I believe that it can only be great for the individual over the long term if the overall situation is good. It is precisely on these foundations that the E-Commerce Association of Serbia emerged, as a body that can contribute to cooperation between the private and public sectors, with the aim of advancing our market for all of us
On the other hand, it is equally important to us that we have cooperation with all relevant ministries, and it has been demonstrated to date that this type of cooperation is essential for both parties, and we’ve always received great support and understanding. Other associations and non-governmental organisations, and the outstanding support of the media – without which we would not be able to educate the population – are also important to us.
People often think that they can’t change anything, but you’d be surprised by the power to change possessed by an individual and an organisation that actually tries to change something.
From the perspective of the ECS, what are the most important future changes to this market that you’d like to see? Are they in the domain of legislation or in the educating of retailers or consumers?
– The most important changes that we are working on as the E-Commerce Association of Serbia, together with our collaborators from the governmental and non-governmental sectors, relate primarily to the educating of consumers regarding the expectations and demands they should have when it comes to retailers, while at the same time we are educating retailers about the improving of the process. In order for you to achieve seamless e-commerce operations, it is necessary for it to be backed by a very complex and ordered system. A web shop represents a mirror of a company’s business. When some segment of a company’s business isn’t functioning, that will firstly be noticed through their web shop. That’s why education for all is essential to understanding how that background mechanism functions. A clock is just a “mirror” of a timepiece.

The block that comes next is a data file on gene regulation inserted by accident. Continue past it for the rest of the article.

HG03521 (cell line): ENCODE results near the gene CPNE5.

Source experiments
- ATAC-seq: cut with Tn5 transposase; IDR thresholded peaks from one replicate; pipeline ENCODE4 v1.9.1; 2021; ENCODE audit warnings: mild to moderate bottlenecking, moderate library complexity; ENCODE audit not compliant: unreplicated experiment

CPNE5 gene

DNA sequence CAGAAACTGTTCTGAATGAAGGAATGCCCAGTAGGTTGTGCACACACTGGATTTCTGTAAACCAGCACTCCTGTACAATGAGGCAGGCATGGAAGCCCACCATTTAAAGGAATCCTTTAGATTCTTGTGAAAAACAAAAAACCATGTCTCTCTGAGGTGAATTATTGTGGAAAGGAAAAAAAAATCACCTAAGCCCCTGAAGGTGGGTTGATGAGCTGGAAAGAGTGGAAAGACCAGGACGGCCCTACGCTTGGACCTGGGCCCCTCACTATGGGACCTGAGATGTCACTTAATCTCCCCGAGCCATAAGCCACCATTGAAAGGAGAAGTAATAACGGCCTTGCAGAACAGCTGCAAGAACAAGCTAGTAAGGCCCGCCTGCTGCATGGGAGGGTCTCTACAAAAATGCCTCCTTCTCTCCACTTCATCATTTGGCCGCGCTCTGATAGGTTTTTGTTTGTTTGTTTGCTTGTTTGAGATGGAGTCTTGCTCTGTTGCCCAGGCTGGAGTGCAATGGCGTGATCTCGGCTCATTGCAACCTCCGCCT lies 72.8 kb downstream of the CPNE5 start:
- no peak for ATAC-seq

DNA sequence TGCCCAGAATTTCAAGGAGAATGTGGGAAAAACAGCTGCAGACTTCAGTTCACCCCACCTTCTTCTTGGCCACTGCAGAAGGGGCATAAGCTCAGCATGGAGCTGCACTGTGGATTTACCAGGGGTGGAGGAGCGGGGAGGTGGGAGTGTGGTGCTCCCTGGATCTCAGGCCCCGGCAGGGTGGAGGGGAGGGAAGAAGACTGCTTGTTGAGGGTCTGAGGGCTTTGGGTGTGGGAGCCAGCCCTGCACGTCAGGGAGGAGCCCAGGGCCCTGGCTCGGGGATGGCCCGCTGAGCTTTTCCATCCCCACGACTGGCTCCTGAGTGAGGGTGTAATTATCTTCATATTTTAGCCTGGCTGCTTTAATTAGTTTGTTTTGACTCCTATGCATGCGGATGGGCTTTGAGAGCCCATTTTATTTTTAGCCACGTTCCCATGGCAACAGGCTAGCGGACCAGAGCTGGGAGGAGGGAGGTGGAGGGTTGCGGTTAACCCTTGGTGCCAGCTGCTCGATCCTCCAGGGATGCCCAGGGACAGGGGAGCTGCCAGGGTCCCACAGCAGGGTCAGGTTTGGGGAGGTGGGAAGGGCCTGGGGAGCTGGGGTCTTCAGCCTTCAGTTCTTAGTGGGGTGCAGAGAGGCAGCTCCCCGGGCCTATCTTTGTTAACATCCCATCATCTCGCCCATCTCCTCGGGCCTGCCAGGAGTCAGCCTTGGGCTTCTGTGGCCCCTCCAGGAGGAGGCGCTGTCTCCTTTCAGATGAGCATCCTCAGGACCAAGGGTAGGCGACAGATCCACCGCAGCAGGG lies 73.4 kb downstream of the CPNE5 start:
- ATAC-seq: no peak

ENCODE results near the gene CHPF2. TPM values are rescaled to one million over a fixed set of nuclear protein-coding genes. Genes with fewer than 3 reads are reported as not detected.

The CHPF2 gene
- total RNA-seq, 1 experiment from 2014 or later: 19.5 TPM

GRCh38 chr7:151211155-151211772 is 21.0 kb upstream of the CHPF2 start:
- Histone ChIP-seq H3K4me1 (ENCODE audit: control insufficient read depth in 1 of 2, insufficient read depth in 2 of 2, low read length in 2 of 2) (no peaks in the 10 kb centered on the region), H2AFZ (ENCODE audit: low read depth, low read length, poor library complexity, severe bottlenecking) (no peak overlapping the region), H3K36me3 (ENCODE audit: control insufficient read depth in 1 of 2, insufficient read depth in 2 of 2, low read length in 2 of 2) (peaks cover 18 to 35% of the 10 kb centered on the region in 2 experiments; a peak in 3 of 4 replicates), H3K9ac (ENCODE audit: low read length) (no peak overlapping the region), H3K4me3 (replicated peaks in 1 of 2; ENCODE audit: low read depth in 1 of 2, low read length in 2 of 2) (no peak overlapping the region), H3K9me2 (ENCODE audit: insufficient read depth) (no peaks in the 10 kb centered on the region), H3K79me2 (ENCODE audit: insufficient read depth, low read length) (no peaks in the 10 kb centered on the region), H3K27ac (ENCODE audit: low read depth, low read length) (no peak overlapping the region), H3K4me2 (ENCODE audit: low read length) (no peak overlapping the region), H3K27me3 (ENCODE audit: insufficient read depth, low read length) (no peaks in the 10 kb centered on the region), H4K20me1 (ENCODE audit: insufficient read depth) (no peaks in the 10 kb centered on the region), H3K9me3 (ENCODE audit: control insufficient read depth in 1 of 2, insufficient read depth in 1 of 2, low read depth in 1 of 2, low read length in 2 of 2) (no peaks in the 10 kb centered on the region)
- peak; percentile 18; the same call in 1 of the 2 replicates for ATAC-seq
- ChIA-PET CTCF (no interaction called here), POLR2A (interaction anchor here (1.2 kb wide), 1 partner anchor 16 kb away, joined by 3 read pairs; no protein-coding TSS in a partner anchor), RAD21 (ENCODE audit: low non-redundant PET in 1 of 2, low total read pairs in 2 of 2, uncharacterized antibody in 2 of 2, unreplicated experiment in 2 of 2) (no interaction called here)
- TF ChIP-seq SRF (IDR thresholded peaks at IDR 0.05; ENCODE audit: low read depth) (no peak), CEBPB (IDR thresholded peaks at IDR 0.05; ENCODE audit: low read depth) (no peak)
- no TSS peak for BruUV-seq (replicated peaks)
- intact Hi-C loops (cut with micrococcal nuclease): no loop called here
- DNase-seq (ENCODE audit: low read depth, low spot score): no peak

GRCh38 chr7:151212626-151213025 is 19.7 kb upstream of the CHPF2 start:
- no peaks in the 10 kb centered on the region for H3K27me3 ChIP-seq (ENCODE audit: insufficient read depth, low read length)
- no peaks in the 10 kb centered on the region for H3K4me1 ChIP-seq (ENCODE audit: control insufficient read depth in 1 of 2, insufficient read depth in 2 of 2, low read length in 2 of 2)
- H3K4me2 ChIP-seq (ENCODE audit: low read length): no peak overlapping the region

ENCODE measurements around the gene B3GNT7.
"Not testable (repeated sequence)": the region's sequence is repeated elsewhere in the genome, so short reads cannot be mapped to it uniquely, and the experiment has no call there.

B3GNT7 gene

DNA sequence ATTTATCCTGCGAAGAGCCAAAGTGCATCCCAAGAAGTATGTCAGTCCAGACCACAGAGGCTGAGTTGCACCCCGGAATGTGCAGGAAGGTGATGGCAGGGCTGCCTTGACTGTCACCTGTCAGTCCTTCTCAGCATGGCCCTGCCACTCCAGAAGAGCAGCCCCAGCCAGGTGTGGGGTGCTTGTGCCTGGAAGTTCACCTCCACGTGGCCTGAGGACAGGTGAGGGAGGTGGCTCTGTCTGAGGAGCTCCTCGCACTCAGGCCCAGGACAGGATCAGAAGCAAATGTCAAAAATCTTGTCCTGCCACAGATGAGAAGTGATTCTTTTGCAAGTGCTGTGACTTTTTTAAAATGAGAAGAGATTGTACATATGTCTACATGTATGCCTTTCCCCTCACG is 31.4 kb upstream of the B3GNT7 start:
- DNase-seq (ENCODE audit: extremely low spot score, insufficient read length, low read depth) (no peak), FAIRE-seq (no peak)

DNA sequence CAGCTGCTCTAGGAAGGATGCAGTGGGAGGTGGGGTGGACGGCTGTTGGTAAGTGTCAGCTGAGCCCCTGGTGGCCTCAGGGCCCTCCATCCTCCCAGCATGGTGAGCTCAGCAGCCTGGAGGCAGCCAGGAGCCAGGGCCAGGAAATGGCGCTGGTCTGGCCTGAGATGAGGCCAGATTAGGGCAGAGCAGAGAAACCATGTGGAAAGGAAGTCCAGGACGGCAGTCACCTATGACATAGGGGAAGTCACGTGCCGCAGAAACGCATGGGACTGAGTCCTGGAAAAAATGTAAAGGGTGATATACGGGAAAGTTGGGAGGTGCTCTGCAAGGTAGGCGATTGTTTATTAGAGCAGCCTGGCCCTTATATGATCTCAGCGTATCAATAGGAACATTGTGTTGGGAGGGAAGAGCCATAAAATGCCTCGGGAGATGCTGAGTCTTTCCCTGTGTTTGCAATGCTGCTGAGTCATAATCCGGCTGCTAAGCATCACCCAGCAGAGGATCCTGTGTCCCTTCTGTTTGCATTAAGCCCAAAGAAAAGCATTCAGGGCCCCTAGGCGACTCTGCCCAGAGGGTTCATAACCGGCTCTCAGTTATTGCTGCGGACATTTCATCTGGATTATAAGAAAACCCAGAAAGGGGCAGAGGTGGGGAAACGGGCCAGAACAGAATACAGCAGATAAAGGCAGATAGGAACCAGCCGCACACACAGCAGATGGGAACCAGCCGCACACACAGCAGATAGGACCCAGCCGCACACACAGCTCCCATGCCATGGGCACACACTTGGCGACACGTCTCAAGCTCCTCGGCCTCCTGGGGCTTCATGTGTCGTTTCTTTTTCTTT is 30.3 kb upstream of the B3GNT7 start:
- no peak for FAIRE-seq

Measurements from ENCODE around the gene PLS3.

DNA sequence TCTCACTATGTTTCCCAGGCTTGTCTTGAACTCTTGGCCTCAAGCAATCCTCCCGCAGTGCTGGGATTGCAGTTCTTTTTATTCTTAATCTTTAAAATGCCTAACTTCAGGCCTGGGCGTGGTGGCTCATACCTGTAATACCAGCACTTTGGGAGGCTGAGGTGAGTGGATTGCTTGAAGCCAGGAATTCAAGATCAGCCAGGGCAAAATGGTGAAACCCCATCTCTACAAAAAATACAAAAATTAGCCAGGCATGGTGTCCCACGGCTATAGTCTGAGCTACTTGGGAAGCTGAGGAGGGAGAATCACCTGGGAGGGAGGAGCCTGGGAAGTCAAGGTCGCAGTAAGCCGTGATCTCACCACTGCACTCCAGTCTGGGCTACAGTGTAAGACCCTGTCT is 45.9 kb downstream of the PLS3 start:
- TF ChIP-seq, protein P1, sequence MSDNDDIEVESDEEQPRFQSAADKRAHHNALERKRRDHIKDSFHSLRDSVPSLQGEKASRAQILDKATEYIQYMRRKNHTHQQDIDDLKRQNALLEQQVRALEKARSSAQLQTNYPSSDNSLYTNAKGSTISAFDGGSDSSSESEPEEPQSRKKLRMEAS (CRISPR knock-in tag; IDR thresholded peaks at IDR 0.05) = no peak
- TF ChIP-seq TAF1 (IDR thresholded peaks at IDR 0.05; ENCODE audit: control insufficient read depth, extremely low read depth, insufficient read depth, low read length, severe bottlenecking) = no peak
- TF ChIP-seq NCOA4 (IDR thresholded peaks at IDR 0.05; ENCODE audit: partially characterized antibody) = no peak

If we, as a region, want a competitive market, we will have to create long-term regional cooperation in a form like that of CEFTA and open up to cross-border e-commerce. Each of the countries of the region, as individual markets, are too small for serious development and real e-commerce capacities.
In parallel with the development of e-commerce, we have also seen the development of numerous courier services, both state-owned (like Post Express) and private. Alongside them, there are also global digital platforms for the delivery of food and goods. To what extent are these businesses related and how much do they contribute to the further development of e-commerce?
– E-commerce, or retail sales conducted via the internet, forms only one part of the digital ecosystem. Dealing with e-commerce to the extent that you consider it sufficient merely to establish a web shop is like arranging the window display of a physical shop without sorting out the range of products or hiring sales staff, and then also putting a curtain in front of that window display. Only those who pay equal attention to addressing all parts of the digital ecosystem will prove successful in e-commerce. Delivery is one of the five key elements of the digital ecosystem. It is actually believed that those with better services in terms of delivery and payment methods will have an advantage in the future.
Courier services develop in accordance with the needs of their clients, which is why we today have parcel machines and payments by card among some courier services. I must say that plenty of room still exists for the further development of courier services in our region, but the progress achieved in just a few years has been huge. Deliveries aren’t dependent only on courier services, but rather also depend on the packaging process of the vendor, the level of integration with the retailer and, of course, business volume. The customer will certainly be ever more demanding when it comes to digital, so retailers and courier services will have to work together to advance and satisfy those needs.
Automation is important not only due to sales processes, but rather also due to logistics processes. Labour force problems will only be overcome by those that automate their logistics, data and sales
Plenty of room still exists for the further development of courier services in our region, but the progress achieved in just a few years has been huge
When we mature as a market and start approaching digital transformation as the most important project for the future, we will have real change and understanding for the value of this new way of doing business